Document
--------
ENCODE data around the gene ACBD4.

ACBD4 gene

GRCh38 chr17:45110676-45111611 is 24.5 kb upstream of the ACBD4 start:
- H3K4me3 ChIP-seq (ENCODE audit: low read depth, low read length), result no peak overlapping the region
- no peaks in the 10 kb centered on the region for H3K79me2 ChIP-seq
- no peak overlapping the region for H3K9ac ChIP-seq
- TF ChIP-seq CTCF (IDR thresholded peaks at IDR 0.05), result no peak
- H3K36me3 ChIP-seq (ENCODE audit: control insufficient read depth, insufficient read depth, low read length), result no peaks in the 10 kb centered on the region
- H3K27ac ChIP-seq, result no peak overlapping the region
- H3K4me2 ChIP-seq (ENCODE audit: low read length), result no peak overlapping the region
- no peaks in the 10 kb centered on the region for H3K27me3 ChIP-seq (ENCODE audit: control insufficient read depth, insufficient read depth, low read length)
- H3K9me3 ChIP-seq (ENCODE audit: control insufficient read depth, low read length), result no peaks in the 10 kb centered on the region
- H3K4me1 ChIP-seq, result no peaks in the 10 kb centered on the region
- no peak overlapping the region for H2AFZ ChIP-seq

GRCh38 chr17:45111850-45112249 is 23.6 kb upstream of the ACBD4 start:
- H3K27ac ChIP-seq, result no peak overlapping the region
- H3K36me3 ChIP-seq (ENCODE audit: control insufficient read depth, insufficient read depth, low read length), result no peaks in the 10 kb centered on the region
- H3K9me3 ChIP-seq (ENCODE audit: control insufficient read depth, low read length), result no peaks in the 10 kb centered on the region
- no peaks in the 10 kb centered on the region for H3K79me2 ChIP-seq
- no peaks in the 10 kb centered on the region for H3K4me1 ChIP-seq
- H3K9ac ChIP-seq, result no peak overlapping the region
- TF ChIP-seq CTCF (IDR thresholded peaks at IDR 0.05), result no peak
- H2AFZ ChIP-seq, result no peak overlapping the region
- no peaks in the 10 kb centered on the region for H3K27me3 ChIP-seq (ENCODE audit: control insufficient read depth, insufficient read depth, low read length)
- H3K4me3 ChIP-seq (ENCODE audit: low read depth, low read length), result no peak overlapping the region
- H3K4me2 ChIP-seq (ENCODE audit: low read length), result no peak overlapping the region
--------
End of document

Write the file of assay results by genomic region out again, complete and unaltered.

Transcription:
ENCODE data around the gene ACBD4.

ACBD4 gene

GRCh38 chr17:45110676-45111611 is 24.5 kb upstream of the ACBD4 start:
- H3K4me3 ChIP-seq (ENCODE audit: low read depth, low read length), result no peak overlapping the region
- no peaks in the 10 kb centered on the region for H3K79me2 ChIP-seq
- no peak overlapping the region for H3K9ac ChIP-seq
- TF ChIP-seq CTCF (IDR thresholded peaks at IDR 0.05), result no peak
- H3K36me3 ChIP-seq (ENCODE audit: control insufficient read depth, insufficient read depth, low read length), result no peaks in the 10 kb centered on the region
- H3K27ac ChIP-seq, result no peak overlapping the region
- H3K4me2 ChIP-seq (ENCODE audit: low read length), result no peak overlapping the region
- no peaks in the 10 kb centered on the region for H3K27me3 ChIP-seq (ENCODE audit: control insufficient read depth, insufficient read depth, low read length)
- H3K9me3 ChIP-seq (ENCODE audit: control insufficient read depth, low read length), result no peaks in the 10 kb centered on the region
- H3K4me1 ChIP-seq, result no peaks in the 10 kb centered on the region
- no peak overlapping the region for H2AFZ ChIP-seq

GRCh38 chr17:45111850-45112249 is 23.6 kb upstream of the ACBD4 start:
- H3K27ac ChIP-seq, result no peak overlapping the region
- H3K36me3 ChIP-seq (ENCODE audit: control insufficient read depth, insufficient read depth, low read length), result no peaks in the 10 kb centered on the region
- H3K9me3 ChIP-seq (ENCODE audit: control insufficient read depth, low read length), result no peaks in the 10 kb centered on the region
- no peaks in the 10 kb centered on the region for H3K79me2 ChIP-seq
- no peaks in the 10 kb centered on the region for H3K4me1 ChIP-seq
- H3K9ac ChIP-seq, result no peak overlapping the region
- TF ChIP-seq CTCF (IDR thresholded peaks at IDR 0.05), result no peak
- H2AFZ ChIP-seq, result no peak overlapping the region
- no peaks in the 10 kb centered on the region for H3K27me3 ChIP-seq (ENCODE audit: control insufficient read depth, insufficient read depth, low read length)
- H3K4me3 ChIP-seq (ENCODE audit: low read depth, low read length), result no peak overlapping the region
- H3K4me2 ChIP-seq (ENCODE audit: low read length), result no peak overlapping the region